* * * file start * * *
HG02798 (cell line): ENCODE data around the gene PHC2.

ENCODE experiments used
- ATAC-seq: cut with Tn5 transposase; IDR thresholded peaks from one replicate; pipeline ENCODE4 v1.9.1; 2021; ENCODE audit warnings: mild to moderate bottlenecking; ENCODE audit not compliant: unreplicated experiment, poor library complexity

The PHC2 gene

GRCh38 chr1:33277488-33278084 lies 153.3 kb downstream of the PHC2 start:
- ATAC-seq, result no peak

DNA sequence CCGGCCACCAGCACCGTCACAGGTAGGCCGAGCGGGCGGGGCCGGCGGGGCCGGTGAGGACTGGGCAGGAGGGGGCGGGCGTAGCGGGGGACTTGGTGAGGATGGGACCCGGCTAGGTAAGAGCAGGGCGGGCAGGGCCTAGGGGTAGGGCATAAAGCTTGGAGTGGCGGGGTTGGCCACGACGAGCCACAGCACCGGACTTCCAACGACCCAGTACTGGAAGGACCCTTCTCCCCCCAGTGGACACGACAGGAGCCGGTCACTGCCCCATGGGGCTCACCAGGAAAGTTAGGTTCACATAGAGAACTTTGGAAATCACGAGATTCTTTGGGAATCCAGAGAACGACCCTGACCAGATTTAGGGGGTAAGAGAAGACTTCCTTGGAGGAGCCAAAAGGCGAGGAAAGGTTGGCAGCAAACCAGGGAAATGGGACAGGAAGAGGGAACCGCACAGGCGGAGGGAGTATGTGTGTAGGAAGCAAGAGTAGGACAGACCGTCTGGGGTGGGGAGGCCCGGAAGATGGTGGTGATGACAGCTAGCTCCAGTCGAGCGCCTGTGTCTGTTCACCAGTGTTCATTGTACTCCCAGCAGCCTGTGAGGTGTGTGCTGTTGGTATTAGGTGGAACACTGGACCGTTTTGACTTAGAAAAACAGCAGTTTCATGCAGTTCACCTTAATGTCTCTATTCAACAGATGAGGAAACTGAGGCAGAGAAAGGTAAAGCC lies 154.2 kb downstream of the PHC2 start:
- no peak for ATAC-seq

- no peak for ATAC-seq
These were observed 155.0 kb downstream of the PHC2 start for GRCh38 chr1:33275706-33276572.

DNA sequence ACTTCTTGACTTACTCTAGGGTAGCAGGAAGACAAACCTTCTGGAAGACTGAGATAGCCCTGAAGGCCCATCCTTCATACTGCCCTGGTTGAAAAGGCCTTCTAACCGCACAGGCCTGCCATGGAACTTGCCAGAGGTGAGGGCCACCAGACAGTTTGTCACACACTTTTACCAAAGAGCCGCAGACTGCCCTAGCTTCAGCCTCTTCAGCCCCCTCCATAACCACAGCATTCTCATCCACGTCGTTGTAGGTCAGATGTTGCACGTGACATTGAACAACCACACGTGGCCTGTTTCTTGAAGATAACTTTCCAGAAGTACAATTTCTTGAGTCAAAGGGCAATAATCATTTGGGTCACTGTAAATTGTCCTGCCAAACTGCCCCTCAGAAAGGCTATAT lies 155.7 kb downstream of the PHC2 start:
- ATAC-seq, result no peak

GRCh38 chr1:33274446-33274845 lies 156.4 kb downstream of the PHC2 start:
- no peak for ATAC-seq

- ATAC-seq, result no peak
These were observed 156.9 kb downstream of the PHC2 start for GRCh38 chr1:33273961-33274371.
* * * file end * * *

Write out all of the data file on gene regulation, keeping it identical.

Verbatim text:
HG02798 (cell line): ENCODE data around the gene PHC2.

ENCODE experiments used
- ATAC-seq: cut with Tn5 transposase; IDR thresholded peaks from one replicate; pipeline ENCODE4 v1.9.1; 2021; ENCODE audit warnings: mild to moderate bottlenecking; ENCODE audit not compliant: unreplicated experiment, poor library complexity

The PHC2 gene

GRCh38 chr1:33277488-33278084 lies 153.3 kb downstream of the PHC2 start:
- ATAC-seq, result no peak

DNA sequence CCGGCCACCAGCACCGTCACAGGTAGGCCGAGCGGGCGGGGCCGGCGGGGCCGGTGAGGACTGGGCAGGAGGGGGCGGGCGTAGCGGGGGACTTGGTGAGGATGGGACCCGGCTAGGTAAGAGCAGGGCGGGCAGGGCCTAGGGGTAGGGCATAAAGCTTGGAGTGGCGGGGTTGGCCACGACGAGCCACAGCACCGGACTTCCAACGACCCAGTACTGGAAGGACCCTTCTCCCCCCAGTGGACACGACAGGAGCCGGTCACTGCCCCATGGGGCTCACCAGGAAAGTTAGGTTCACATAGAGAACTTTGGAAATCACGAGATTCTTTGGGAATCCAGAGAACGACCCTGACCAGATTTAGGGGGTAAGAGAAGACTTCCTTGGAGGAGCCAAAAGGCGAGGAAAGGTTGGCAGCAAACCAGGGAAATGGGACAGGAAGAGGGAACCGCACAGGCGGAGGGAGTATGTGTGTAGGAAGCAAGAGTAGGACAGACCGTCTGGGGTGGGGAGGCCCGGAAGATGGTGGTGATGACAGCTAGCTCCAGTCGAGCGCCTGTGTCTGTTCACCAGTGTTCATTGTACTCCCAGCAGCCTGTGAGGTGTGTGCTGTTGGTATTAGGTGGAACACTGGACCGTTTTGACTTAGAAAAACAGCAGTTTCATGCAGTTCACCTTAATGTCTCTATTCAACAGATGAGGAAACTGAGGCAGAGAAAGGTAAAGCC lies 154.2 kb downstream of the PHC2 start:
- no peak for ATAC-seq

- no peak for ATAC-seq
These were observed 155.0 kb downstream of the PHC2 start for GRCh38 chr1:33275706-33276572.

DNA sequence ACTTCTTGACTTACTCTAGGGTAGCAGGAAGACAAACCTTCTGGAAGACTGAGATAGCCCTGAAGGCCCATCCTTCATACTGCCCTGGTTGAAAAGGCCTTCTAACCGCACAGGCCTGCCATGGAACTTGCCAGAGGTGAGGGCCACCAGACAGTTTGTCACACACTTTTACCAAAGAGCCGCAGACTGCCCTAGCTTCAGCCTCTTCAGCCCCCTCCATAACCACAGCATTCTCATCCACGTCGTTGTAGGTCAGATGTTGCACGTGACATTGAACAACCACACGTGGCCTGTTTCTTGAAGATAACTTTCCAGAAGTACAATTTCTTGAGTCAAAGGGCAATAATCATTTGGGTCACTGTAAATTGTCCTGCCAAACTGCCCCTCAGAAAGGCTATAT lies 155.7 kb downstream of the PHC2 start:
- ATAC-seq, result no peak

GRCh38 chr1:33274446-33274845 lies 156.4 kb downstream of the PHC2 start:
- no peak for ATAC-seq

- ATAC-seq, result no peak
These were observed 156.9 kb downstream of the PHC2 start for GRCh38 chr1:33273961-33274371.